Johnny Paddy’s

The recreation of a family home in Ireland

February 19th – 24 little hours …

February 20th, 2011

The sun came out today, which was what we had hoped for as the plasterer was due to render the middle gable so that the roofer could complete the slating. We visited the site around 2.30pm, and got quite a surprise …

From the road above, we couldn’t see anyone working but something definitely looked different. It was only as we turned off onto the private road that I realised what it was. The whole house had been rendered with its first scratch coat of plaster! The reason we hadn’t seen anyone working was that the plasterers had just started the last wall, the eastern gable end.

Applying scratch coat to eastern gableTo give you some idea of the speed with which these guys work, as we pulled up, they had just applied a few dabs of plaster around the edges of the gable. By the time I had pulled on my wellingtons and got my camera out, they had done the gable and were starting on the wall above the windows! Compare this photo to the one at the bottom to see the difference 30 minutes’ work makes. The entire house took them no more than about 7 hours from start to finish.South elevation with electrical box and roof barges

These guys are good. They are Pat’s best men and he is keen to keep them working. But today’s work is a prime illustration of why Irish builders will always find employment – even if they have to leave Ireland to do so. We joked about their English counterparts, of whom we have encountered many over the last few years. Must have a fag and a cuppa before even putting their overalls on, stopping for elevenses, disappearing round the corner to the pub for lunch, packing in early because of poor light, the possibility of rain or lack of materials … and not forgetting numerous cups of tea and fag breaks thoughout the day!

Anyway, I digress. There was more.

First fixJohn had remembered something that we had omitted from the plan we gave to Joe, the electrician.  “No problem”, said Pat, “Joe’s guys are inside.” So we clambered in through the front door (I’ve never bothered to ask about the 18” step up. I assume it is temporary), to find the whole interior swagged with festoons of electric cable. Three electricians were on site, running North elevation with plastered gable endcables and channeling in conduit and backboxes for all the sockets and lighting that Joe had marked with chalk on the bare block walls.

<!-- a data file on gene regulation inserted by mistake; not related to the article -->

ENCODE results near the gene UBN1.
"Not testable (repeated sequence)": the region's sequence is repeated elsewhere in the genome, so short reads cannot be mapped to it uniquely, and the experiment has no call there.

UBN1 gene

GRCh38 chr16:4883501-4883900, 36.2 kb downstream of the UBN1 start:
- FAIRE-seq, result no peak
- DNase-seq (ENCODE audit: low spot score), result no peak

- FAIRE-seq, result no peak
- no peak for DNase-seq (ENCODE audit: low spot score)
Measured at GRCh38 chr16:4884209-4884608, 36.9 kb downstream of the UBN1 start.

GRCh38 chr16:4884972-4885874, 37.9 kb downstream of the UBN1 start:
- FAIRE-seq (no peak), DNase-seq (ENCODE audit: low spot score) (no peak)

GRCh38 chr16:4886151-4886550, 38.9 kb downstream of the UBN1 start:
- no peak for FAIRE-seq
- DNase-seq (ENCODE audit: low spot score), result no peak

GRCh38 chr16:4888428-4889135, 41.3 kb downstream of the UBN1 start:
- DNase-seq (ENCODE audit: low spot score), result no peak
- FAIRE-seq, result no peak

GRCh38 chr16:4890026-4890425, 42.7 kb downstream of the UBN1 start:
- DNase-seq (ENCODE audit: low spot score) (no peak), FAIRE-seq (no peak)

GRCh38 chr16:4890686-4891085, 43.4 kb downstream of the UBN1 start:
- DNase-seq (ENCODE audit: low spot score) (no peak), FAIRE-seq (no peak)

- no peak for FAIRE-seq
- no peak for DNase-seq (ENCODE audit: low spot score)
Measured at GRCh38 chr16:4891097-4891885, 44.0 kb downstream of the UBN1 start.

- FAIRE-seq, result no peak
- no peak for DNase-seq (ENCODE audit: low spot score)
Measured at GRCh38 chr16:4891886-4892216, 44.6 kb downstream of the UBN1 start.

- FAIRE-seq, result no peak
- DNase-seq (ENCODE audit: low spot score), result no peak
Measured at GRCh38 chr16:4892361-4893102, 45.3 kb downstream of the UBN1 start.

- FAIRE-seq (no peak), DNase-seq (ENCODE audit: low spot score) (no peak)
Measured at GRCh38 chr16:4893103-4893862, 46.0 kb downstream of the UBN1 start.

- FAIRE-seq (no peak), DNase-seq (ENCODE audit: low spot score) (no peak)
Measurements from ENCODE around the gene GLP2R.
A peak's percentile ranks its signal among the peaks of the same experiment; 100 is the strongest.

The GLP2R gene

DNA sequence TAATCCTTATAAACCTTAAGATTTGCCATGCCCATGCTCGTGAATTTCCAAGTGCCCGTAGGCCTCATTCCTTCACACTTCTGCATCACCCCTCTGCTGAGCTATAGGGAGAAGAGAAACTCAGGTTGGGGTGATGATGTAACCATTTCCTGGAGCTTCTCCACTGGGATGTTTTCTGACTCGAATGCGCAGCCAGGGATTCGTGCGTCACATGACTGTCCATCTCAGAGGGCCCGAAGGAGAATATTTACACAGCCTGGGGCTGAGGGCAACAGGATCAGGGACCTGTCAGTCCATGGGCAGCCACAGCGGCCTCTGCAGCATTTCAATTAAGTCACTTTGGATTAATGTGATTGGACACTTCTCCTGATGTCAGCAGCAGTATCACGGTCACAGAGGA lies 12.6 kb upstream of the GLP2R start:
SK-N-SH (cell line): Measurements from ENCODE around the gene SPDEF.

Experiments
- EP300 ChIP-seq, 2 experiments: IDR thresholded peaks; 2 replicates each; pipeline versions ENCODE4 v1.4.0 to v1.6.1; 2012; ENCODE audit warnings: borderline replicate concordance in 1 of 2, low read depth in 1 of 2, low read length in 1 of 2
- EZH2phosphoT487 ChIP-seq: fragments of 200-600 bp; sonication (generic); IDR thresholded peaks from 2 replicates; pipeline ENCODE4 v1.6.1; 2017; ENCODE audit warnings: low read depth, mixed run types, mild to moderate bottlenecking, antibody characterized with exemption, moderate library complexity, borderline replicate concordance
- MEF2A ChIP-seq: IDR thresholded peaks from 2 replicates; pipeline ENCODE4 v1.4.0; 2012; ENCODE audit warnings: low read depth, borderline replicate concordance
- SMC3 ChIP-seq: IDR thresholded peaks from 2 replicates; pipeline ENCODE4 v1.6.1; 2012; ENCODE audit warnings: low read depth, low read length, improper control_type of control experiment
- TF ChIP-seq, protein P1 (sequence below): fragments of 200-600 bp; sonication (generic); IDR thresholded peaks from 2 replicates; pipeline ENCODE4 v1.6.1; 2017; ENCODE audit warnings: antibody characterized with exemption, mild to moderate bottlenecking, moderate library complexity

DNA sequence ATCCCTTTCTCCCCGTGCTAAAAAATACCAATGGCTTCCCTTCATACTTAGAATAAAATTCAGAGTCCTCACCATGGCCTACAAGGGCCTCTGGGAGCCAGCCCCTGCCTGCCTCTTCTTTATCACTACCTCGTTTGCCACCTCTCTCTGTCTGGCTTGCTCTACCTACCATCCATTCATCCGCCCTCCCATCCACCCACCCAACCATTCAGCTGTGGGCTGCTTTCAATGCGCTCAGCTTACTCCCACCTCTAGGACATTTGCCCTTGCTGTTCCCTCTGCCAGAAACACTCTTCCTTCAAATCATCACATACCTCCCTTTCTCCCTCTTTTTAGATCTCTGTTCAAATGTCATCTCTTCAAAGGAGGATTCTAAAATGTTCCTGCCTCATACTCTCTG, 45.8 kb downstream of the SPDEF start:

All this had happened since yesterday. John and I just stood there for a moment, open-mouthed, taking in the sheer wonder of it all!

February 18th – a day without rain …?

February 18th, 2011

People joke that they don’t come to Ireland for the weather. But I don’t know why they wouldn’t? There’s certainly enough of it here …

North elevationOver the last couple of weeks, the west coast has been battered by gale force winds and intermittent bursts of torrential rain, hampering work on the house.  Our insistence on having roof barges has rather set things back. Pat only needed a couple of dry days to complete them, but very little else could be done until the concrete had gone off. There is no doubt that they look the part in this area but, in Pat’s words, they are a “pure nuisance” to construct.  In the end, Pat took to calling the Irish Met Office each morning to check the latest forecast and, if the morning South elevationwas forecast dry, he and John Devereaux would be down at the site at dawn to do one or two barges (the house has six: 2 on each of the 3 gables), which then had to be covered with heavy-duty polythene to protect them from the rain.

Even so, the speed of progress still amazes us.  The front door was delivered on Friday 11th and, at some point during a break in the weather, ESB have installed three new telegraph poles for the electricity supply. Mercifully, they have opted to locate them beside the road … and not, as threatened, in the middle of our neighbour’s recently re-seeded meadow.

Despite the weather, John and I have been busy. Armed with our kitchen plan, we met the electrician, Pat’s brother, Joe, this week, to discuss power sockets and lighting. How exciting was that?!  In fact, Joe has also agreed to put in back boxes for our home cinema speaker system, thereby avoiding unsightly leads. Naturally, this required us to know what system we were putting in … and precipitated a shopping trip to Limerick.

Having shopped around a bit for a kitchen, we’ve fallen back on Ikea again. Pat was intrigued when we compared the price of a similar kitchen in Wickes and B&Q. Ikea is a fairly new phenomenon in Ireland, so we’ve offered to take him with us when we go. Of course, it’s Marie that we were thinking of. She will be in her element in the Market Hall section. We’ve already warned Pat that he’ll need to bring his cheque book!